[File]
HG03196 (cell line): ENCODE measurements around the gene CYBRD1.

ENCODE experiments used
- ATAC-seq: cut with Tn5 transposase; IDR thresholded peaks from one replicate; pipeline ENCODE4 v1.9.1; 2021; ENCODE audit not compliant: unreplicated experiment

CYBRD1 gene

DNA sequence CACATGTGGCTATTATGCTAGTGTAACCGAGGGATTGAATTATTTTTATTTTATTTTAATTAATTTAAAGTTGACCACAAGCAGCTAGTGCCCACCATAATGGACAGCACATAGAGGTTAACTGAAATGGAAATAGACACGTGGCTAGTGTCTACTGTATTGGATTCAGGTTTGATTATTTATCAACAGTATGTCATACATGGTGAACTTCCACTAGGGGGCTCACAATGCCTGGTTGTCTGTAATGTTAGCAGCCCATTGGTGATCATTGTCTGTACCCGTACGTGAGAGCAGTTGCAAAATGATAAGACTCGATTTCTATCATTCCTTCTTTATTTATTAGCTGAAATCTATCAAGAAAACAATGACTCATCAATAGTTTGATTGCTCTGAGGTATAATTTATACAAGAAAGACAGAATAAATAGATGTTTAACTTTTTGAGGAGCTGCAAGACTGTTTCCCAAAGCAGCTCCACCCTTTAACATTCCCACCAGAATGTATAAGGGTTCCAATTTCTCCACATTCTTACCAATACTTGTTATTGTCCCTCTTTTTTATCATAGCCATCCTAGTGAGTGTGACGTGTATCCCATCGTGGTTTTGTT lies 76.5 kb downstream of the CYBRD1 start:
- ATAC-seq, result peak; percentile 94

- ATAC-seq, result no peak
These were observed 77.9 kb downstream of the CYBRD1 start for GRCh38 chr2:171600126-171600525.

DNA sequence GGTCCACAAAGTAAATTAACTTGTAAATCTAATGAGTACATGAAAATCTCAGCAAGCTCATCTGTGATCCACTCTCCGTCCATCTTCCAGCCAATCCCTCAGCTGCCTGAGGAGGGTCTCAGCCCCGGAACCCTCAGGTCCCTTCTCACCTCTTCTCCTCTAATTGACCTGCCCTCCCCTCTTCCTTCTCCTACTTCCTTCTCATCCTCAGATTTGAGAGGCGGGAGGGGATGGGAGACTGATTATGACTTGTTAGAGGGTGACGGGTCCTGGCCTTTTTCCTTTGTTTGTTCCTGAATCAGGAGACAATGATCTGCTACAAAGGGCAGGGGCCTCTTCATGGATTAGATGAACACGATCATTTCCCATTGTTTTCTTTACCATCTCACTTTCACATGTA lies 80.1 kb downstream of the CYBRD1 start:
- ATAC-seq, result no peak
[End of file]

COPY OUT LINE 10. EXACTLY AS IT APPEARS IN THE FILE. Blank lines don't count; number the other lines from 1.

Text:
- ATAC-seq, result no peak